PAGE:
Archive for July 2017

Liberty or Laws – Justice or Despotism

Liberty or Laws?

Justice or Despotism?

Gary Hunt
Outpost of Freedom
July 10, 2017

When the colonies severed their allegiance to England, in 1776, through the adoption of the Constitution in 1789, they had to have some form of law upon which to deal with matters, both criminal and civil.  To do so, they adopted the Common Law of England, as it existed on July 4, 1776.  This, then, became the foundation of laws upon which both the federal government and state governments began the process of developing their judicial systems.

What is important to understand is that the laws that they adopted were concerned with Justice.  For example, though Webster’s 1828 dictionary has no definition of “judicial”, an adjective, it does have one for that body that is responsible for that function of government, the Judiciary:

JUDI’CIARY, n.  That branch of government which is concerned in the trial and determination of controversies between parties, and of criminal prosecutions; the system of courts of justice in a government.  An independent judiciary is the firmest bulwark of freedom.

Through our history, there have been legal scholars who stand well above the current lot, in that their concern for justice was paramount in their considerations, and the subject of much of their scholarly writings.

Perhaps the best known of these legal scholars was Sir William Blackstone (1723-1780), and his seminal “Blackstone’s Commentaries.  From Book 1 of those Commentaries, we find some familiar phraseology:

“[A] subordinate right of every Englishman is that of applying to the courts of justice for redress of injuriesSince the law is in England the supreme arbiter of every man’s life, liberty, and property, courts of justice must at all times be open to the subject, and the law be duly administered therein.”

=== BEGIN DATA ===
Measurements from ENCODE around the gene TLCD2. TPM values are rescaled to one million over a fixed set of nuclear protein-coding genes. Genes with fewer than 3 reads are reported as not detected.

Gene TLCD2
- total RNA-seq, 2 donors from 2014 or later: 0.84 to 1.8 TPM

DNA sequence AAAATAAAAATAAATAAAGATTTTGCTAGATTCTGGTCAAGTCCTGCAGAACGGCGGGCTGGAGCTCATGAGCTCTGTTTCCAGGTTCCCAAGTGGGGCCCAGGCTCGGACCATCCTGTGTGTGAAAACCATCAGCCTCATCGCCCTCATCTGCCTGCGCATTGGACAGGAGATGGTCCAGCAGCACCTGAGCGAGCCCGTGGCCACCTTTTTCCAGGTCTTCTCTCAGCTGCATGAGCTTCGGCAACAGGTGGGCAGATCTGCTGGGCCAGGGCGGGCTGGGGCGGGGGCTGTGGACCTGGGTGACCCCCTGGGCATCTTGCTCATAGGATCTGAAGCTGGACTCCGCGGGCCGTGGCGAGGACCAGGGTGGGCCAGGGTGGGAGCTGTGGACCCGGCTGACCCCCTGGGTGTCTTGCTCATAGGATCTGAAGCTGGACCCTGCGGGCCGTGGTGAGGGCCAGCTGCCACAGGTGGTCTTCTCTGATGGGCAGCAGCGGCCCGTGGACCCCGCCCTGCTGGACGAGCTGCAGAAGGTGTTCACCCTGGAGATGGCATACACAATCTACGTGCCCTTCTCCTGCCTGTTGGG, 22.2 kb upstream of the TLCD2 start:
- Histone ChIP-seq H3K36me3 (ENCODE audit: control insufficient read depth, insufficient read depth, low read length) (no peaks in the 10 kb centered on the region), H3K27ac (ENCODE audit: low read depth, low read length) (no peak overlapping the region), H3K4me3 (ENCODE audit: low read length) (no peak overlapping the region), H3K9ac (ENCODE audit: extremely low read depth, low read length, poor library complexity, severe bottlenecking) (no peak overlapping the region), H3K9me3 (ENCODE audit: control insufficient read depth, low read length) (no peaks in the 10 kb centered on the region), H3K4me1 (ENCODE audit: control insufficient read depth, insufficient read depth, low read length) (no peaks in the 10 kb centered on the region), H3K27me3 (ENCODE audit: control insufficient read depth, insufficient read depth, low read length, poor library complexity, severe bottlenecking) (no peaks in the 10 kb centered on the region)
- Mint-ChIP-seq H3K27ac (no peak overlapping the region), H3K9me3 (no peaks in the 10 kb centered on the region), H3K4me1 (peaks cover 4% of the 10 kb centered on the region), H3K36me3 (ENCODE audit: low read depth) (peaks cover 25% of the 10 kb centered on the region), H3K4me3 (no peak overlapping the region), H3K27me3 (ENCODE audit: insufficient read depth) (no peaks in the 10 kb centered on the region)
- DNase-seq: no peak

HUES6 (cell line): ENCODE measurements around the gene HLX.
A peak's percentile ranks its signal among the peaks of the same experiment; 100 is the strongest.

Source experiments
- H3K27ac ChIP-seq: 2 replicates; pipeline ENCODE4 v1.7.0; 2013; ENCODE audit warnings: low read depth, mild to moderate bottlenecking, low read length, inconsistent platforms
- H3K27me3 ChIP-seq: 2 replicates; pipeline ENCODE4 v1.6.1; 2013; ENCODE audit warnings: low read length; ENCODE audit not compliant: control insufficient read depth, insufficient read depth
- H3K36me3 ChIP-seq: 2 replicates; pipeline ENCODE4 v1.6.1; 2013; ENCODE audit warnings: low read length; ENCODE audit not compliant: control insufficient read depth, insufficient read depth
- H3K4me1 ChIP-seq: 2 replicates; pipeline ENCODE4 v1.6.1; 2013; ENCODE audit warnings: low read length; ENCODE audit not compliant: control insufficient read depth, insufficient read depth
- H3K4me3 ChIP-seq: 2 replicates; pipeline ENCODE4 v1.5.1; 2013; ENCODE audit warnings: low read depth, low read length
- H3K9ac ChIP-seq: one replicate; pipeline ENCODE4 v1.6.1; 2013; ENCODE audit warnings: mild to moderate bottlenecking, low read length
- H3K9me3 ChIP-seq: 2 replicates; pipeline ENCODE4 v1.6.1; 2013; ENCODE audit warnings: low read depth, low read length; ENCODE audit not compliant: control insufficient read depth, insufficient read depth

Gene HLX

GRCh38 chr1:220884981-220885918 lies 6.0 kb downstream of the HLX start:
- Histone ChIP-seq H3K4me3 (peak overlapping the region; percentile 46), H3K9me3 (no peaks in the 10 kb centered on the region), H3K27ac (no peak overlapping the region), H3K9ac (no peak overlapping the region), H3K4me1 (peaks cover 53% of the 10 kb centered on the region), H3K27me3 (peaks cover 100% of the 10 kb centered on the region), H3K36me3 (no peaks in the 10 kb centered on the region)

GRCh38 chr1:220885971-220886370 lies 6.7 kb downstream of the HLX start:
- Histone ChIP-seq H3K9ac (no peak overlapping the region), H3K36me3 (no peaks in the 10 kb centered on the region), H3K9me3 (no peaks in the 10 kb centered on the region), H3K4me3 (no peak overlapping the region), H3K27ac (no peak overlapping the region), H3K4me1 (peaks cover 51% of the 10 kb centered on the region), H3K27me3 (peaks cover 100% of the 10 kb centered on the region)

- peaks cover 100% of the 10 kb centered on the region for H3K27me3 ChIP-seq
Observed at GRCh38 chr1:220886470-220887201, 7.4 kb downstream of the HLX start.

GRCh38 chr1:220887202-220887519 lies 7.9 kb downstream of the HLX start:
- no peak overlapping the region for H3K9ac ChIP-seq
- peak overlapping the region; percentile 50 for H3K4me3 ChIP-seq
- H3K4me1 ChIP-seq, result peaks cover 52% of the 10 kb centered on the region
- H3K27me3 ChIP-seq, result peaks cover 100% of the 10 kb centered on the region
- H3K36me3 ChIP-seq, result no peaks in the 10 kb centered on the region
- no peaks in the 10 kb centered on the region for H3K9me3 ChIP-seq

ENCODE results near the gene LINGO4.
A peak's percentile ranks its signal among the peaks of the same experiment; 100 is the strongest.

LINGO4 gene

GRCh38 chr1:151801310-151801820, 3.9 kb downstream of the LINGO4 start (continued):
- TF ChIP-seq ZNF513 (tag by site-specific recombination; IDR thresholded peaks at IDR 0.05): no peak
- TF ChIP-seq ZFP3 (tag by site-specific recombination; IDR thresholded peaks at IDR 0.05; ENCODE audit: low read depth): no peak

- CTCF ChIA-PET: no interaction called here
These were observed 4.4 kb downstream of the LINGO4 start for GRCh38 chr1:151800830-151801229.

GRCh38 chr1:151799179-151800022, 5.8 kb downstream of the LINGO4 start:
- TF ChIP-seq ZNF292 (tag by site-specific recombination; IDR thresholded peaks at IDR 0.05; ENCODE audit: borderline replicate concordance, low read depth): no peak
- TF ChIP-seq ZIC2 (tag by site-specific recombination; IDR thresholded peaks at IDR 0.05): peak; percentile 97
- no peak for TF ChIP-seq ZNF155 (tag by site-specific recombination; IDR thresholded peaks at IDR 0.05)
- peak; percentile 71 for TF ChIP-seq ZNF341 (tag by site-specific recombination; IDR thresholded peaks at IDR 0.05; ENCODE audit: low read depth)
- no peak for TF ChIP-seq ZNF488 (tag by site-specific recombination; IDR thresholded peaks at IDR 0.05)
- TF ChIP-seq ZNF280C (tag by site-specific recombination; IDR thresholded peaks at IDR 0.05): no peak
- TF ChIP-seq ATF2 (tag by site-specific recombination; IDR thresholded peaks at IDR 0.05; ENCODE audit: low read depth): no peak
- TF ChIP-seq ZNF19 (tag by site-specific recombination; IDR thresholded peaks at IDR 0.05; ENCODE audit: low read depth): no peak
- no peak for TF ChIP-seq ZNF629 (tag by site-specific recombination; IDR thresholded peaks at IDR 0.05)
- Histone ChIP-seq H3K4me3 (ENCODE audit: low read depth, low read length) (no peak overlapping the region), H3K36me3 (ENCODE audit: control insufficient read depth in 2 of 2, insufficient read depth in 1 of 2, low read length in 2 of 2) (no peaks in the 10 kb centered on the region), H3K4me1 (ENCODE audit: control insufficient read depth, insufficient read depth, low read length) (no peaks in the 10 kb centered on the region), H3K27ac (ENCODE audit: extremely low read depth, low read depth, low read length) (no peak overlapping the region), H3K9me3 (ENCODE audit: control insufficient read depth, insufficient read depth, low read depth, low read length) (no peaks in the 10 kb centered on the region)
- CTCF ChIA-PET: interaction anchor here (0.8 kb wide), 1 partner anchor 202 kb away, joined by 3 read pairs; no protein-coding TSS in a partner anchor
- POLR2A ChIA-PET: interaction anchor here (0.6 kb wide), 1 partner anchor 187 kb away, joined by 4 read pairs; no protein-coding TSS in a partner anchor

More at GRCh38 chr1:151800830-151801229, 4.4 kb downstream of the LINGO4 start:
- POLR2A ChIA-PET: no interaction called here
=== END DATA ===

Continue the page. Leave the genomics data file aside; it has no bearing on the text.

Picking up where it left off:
“And we have seen that these rights consist, primarily, in the free enjoyment of personal security, of personal liberty, and of private property.”

Of course, personal security is best defined as “life”, as without it, we have nothing.  And, Blackstone used the common term, “property”, as did most of the declarations of independence that predate Jefferson’s more poetic version.

What else did Sir Blackstone tells us about justice that was of extreme importance then, and should be equally so, now.  When he discusses Felony Guilt, he states his understanding and then refers to another scholar, Sir Matthew Hale (1609-1676), from Book 4:

“Presumptive Evidence of Felony.  All presumptive evidence of felony should be admitted cautiously; for the law holds it better that ten guilty persons escape, than that one innocent party suffer.  Sir Matthew Hale lays down two rules: (1) Never to convict a man for stealing the goods of a person unknown, merely because he will not account how he came by them; unless an actual felony be proved of such goods.  (2) Never to convict any person of murder or manslaughter, till at least the body be found dead.”

This subject can easily be set aside by the government simply stating that “times have changed”, since Blackstone wrote the Commentaries in the 1760s.  However, that discounts the fact that justice cannot change, only the misapplication of justice can change.  That latter is quite simply defined as injustice.

The Constitution provided two means by which the constitutionality of a law could be challenged.  The first, found in Article I, § 9, clause 2:

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Independence Day 2017

Independence Day 2017

Fourth day of July, in the Year of our Lord 2017
and of Our Independence, 241